Almost 300 medical students asked to do extra volunteer shifts at Leeds hospitals

Doctors and nurses at work in the Accident and Emergency Department at Leeds General Infirmary. Picture by Anna Gowthorpe.
Doctors and nurses at work in the Accident and Emergency Department at Leeds General Infirmary. Picture by Anna Gowthorpe.
1
Have your say

Almost 300 Leeds final-year student doctors are being asked to volunteer to do extra unpaid shifts at the region’s hospitals in response to “unprecedented demand” on NHS services.

The agreement between six Yorkshire NHS trusts and the University of Leeds, which is not compulsory for students, gives fifth-year trainee doctors the chance to work extra hours as volunteers alongside senior staff and clinicians on top of their regular placement hours.

Leeds Teaching Hospitals NHS Trust, Mid Yorkshire Hospitals NHS Trust and Harrogate and District NHS Trust are among the regional trusts to benefit from the voluntary work.

Unions have expressed concern over the move, claiming it will put students who are yet to qualify under added pressure.

GMB regional organiser Joan Keane said: “It places students under a different kind of pressure, they are relatively inexperienced and if they are doing their own shifts at each hospital and then extra, they get tired and their concentration goes.”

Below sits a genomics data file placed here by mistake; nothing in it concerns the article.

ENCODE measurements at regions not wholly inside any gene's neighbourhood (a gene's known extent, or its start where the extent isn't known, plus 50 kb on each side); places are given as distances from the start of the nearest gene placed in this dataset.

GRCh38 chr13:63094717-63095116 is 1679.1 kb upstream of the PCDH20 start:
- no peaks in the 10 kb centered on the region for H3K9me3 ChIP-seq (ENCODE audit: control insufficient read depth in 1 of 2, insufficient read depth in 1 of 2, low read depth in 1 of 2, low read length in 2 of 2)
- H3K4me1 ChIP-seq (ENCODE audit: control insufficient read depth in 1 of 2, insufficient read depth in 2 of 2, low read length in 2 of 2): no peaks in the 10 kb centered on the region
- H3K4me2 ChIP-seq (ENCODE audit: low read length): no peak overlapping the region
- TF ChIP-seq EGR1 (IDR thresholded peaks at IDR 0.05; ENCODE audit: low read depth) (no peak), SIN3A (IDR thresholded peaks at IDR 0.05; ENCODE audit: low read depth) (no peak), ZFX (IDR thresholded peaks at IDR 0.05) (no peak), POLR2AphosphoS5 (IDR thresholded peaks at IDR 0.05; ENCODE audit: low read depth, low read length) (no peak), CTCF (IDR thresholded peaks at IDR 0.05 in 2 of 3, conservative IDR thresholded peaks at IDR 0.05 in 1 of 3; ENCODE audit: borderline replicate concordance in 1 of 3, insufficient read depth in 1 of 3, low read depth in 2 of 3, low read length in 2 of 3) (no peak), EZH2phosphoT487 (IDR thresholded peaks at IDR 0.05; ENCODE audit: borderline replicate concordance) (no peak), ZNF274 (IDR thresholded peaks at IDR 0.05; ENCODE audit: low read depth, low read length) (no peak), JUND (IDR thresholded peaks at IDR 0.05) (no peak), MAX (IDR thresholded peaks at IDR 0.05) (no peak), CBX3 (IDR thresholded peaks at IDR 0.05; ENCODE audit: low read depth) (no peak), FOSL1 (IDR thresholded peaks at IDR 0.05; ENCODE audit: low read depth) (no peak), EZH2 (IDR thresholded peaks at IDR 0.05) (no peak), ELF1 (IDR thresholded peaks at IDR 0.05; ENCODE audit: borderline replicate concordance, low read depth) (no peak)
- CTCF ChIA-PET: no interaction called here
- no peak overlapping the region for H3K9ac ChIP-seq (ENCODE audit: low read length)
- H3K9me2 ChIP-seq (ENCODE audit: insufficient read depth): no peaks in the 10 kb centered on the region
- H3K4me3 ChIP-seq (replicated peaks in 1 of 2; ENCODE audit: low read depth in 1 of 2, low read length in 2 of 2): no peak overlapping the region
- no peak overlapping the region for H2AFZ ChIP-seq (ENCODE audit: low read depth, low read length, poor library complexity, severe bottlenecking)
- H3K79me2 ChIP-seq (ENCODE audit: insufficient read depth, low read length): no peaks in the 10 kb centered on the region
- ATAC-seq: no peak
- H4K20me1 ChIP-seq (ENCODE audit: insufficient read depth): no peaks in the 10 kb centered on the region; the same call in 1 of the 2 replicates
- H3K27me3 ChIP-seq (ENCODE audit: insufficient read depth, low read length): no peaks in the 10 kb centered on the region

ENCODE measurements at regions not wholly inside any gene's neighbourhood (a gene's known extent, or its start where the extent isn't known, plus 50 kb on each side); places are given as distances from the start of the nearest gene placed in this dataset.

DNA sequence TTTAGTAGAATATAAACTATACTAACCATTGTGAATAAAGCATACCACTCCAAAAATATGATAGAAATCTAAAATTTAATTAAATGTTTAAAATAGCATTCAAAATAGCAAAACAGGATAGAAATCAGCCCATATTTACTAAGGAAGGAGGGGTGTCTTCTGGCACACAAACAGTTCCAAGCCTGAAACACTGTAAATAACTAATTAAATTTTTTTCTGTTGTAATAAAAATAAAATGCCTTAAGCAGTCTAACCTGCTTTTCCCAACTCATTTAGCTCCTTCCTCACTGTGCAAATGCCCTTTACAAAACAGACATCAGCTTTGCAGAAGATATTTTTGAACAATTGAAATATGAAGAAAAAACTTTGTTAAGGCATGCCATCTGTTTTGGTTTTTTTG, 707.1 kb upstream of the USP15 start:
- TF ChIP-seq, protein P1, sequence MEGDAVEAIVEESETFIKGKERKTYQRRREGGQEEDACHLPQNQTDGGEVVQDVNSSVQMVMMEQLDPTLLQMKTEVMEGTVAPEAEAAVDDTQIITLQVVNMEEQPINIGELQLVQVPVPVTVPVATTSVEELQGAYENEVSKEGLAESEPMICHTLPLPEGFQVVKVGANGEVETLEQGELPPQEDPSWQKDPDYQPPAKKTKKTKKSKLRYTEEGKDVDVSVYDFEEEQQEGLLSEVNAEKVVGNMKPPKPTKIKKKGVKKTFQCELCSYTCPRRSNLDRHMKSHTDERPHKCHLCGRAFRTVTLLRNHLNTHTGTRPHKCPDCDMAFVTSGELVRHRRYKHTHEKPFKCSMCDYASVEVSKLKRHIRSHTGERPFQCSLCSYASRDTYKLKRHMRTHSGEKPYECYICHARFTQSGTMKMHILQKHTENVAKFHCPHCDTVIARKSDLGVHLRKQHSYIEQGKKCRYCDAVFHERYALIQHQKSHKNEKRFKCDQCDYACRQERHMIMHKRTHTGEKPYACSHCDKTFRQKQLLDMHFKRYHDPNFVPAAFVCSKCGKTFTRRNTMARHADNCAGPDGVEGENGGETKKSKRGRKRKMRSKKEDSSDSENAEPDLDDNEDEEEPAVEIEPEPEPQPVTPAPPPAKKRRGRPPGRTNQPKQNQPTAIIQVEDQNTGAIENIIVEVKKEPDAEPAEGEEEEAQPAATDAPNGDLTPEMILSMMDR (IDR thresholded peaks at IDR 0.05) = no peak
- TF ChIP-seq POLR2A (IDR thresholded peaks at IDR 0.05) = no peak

She said that the reaction to an increase in demand comes down to a lack of suitable Government funding for the NHS.

The 280 students, who receive a bursary to cover travel expenses and subsistence, would undertake familiar work such as taking bloods and clerking while working closely with senior staff from Leeds School of Medicine and local NHS trusts.

The university and regional hospital trusts are confident that the move will aid patient care and give future doctors “valuable additional clinical experience”.

Professor Paul Stewart, dean of the Faculty of Medicine and Health at the university, said the institution’s final year students already spend 90 per cent of their time on placement shadowing senior staff. He said: “Recognising the current strain that the NHS is under, we wanted to offer our additional support.”

Dr Yvette Oade, chief medical officer at Leeds Teaching Hospitals NHS Trust, added that the move showed the commitment to “develop the highly skilled doctors of the future”.

Cyber crime: ‘We’re all targets’